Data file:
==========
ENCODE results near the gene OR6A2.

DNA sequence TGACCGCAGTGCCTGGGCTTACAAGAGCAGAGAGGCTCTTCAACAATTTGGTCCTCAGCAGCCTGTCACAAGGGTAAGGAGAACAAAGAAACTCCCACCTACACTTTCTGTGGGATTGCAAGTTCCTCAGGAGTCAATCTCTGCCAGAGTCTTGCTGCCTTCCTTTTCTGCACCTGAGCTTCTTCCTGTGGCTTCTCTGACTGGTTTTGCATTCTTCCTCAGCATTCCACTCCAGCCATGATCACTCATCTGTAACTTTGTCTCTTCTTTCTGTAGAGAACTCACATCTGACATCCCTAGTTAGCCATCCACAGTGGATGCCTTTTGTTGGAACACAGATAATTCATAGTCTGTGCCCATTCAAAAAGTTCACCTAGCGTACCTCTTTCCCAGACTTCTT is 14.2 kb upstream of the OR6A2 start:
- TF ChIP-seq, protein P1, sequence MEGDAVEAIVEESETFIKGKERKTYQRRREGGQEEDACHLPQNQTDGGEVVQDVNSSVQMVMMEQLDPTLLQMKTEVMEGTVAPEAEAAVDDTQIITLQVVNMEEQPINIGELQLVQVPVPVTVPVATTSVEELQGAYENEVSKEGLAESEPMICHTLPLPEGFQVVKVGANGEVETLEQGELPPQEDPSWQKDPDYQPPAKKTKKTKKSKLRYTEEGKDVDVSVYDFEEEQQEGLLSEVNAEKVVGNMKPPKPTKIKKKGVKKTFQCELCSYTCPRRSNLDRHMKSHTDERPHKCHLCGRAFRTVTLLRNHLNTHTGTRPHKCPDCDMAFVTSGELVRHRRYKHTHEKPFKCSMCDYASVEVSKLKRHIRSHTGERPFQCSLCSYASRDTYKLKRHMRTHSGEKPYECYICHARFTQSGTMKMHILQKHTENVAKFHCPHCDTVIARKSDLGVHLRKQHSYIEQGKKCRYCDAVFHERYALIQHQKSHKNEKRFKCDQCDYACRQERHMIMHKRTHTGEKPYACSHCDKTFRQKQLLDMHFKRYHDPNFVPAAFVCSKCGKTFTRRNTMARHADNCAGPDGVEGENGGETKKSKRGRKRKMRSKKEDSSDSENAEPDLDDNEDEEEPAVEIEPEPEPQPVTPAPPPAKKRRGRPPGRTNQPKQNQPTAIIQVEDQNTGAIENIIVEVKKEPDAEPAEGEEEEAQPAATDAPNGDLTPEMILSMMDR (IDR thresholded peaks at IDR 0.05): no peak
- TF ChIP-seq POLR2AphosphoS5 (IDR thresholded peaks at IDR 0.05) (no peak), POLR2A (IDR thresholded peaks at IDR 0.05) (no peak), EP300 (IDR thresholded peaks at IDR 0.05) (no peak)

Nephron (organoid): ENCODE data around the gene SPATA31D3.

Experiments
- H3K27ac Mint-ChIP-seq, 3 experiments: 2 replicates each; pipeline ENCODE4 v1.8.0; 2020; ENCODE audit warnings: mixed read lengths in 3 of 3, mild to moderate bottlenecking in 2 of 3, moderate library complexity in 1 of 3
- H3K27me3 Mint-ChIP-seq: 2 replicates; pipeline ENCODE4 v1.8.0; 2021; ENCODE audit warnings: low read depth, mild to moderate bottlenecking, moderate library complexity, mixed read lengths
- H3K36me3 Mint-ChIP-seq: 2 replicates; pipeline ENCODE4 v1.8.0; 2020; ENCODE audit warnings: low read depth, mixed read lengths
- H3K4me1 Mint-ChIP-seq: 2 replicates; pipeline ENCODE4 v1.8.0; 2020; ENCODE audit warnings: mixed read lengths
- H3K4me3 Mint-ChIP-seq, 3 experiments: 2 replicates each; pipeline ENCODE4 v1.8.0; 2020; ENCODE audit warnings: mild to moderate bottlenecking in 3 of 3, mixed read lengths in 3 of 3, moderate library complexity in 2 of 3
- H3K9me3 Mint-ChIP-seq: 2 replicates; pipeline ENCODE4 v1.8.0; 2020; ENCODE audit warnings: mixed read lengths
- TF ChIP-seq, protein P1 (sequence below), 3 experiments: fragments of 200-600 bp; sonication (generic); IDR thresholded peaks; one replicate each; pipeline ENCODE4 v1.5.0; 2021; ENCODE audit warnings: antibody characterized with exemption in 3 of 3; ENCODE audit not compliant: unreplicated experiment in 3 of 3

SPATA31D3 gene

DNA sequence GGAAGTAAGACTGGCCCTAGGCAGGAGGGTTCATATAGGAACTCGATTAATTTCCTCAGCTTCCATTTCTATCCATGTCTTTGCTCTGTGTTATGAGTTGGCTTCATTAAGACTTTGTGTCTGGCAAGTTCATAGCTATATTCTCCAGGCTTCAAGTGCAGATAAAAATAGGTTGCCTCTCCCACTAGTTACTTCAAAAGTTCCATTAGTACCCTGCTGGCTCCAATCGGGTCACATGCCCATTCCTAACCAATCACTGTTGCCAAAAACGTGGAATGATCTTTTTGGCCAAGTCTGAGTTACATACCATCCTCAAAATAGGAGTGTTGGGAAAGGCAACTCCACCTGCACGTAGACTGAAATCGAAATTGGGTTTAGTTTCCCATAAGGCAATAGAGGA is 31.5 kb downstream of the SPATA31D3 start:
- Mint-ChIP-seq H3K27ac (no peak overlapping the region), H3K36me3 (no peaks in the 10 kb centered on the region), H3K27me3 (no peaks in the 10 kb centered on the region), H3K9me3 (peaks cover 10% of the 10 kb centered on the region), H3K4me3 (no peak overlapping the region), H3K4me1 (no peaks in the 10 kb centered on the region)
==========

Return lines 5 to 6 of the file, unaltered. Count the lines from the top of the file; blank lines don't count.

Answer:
Nephron (organoid): ENCODE data around the gene SPATA31D3.

Experiments